Stockwell says one of the main problems facing SMEs is customer service consistency. Many work on an 80/20 rule, where only 20 percent of the customers get 80 percent of your business. “Staff can often be indifferent when it comes to dealing with that other 80 percent of customers.” For an SME, this could mean considerable loss of revenue. If a customer feels ignored or under-serviced, they are likely to take their business elsewhere.

Another prevalent issue facing customer service-based industries is a lack of interpersonal skills, especially common in younger generations. Stockwell says with SMS and email now dictating much of life, customer service has become faceless. “On the flip side,” she adds, “you get people in the 50-plus age bracket who say things like, ‘I have been in customer service all my life and I know everything there is to know about it.’ This is another serious problem, because these people are resisting change.” Both instances are solid indicators that a training program would be a wise investment.

Refresher Course

Alexandra Yeomans, publisher of Rank Publishing, which produces business-to-business magazines, enlisted Catalyst Effect to improve the customer service ethics of her advertising sales staff. “We’ve been in the publishing industry for 30 years, and we felt it was time to give our staff a refresher course in customer service,” Yeomans says of her decision to use a training program.

Catalyst Effect offers a holistic program that covers training for staff as well as an intensive re-assessment of company customer service credos. “We consider the ways in which we can help staff to perform at the level they should be,” says Kelly Morgan, Catalyst Effect consultant. “Firstly, we consider the job descriptions and what is critical to the success factor. KPIs can be useful for monitoring skills that match the job description, but we also focus on self evaluation. Talking to employees is important, because quite often they’re aware of where they’re going wrong. Self evaluation also helps to create involvement and contribution from your team.”

Active ImageYeomans chose to make use of Catalyst Effect’s ‘Towards Awesome Service’, an interactive video training program. “For my staff, it really reinforced the idea that this is a people business,” she explains. “We discovered that the staff were giving preferential treatment to clients who invest large amounts of advertising dollars into our magazines, yet were indifferent to those who advertise with us perhaps once a year.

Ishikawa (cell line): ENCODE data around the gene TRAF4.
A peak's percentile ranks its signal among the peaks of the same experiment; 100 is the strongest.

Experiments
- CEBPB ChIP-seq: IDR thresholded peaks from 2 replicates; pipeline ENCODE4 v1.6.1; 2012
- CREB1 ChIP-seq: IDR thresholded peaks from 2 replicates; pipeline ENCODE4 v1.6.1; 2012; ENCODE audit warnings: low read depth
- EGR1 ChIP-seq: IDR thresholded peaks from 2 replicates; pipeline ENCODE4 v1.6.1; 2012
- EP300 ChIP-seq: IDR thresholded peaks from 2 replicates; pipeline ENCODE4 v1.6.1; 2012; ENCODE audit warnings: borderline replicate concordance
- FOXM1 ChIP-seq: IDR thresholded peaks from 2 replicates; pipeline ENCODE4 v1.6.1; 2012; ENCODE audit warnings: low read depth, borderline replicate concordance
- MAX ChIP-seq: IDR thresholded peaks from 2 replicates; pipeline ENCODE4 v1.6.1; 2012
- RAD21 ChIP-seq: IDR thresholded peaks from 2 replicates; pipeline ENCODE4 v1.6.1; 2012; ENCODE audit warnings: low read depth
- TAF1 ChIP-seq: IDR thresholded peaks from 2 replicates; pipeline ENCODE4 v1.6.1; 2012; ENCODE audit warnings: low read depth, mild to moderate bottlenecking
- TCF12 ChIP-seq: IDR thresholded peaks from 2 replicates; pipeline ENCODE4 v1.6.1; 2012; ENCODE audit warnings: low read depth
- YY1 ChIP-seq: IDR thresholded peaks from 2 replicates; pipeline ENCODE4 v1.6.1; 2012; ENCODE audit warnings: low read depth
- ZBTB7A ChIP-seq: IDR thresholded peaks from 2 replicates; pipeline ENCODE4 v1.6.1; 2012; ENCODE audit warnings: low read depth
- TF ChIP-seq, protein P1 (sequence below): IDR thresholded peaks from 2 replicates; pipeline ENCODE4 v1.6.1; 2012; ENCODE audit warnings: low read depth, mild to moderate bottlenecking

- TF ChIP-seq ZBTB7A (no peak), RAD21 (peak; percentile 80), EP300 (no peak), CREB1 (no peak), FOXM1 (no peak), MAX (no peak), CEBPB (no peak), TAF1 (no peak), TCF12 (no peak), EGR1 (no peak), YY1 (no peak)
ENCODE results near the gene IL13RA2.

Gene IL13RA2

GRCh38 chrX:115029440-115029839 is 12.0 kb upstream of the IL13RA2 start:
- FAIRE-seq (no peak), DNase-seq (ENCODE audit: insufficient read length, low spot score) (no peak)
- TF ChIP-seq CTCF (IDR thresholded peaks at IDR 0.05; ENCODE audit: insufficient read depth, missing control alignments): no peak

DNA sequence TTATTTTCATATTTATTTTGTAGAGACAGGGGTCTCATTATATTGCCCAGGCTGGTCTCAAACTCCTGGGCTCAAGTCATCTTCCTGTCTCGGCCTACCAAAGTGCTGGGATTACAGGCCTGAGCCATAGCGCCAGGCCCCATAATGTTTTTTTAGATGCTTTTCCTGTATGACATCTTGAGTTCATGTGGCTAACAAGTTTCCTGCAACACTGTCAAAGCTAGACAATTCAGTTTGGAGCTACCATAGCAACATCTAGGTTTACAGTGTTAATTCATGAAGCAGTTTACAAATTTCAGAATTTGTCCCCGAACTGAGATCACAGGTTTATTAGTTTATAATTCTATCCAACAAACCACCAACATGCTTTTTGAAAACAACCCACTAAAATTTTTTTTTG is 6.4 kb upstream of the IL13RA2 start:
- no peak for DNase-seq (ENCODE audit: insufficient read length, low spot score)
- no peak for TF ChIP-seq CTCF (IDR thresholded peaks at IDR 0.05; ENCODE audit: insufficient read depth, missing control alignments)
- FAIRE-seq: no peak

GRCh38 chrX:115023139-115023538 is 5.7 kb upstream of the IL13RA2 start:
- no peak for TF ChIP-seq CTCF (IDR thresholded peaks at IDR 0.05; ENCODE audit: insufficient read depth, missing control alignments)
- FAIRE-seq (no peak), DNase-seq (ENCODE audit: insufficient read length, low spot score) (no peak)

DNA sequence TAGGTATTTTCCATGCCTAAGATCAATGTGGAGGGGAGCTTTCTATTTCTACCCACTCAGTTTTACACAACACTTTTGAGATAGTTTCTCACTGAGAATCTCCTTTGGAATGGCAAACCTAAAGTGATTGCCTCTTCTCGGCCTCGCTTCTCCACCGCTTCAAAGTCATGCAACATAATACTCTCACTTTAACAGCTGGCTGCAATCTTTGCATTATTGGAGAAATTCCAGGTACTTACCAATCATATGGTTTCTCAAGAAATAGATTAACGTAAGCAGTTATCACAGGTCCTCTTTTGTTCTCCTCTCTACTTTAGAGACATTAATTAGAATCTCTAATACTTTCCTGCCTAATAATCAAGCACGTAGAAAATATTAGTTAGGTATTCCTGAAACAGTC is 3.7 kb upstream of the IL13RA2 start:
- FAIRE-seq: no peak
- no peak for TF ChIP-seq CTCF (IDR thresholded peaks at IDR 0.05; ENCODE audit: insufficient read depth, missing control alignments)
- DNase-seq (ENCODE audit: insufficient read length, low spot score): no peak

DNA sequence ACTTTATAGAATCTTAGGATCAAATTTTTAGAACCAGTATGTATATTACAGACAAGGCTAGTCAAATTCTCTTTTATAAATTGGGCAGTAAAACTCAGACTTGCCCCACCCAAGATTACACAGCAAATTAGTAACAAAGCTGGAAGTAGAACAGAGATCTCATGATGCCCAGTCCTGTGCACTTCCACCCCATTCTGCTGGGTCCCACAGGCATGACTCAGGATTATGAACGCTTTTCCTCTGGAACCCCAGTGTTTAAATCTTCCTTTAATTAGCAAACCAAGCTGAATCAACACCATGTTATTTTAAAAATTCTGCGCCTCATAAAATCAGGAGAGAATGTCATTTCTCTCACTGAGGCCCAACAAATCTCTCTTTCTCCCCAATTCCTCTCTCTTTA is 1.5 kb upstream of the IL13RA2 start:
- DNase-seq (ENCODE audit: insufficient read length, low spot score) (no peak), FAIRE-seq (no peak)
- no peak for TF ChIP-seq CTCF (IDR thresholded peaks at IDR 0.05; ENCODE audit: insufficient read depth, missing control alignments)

“Catalyst’s program encouraged our staff to consider how our business is being evaluated by clients every single time we provide a service. Perceived indifferences, such as poor phone manners and attitudes, and low contact time with clients have had a negative effect on our bottom line.

“Because the training program allowed the staff to contribute their own ideas about improving the customer service of our business, I’ve noticed a marked improvement in their morale,” says Yeomans. “Now that they know they’re part of the business, they are more motivated to sell and they’re happier to provide friendly, excellent customer service. Productivity is on the rise and so is our sales revenue.”


Online Training

Staff who are happy in their work environment will naturally perform better in their day-to-day roles. With claims for workplace bullying, discrimination and harassment steadily rising in Australia, online training programs are now available to help combat problems like these that are impeding staff performance.

CGU safety and risk services product manager, Gareth Shepherd, says where discrimination or harassment is occurring in the workplace, poor work quality, low productivity and
higher staff turnover are likely to follow.
The online courses are designed to reduce the risk of bullying in the workplace and can be integrated as an on-going reference tool for all staff.

The web-based training programs are available at www.cgu.com.au/safety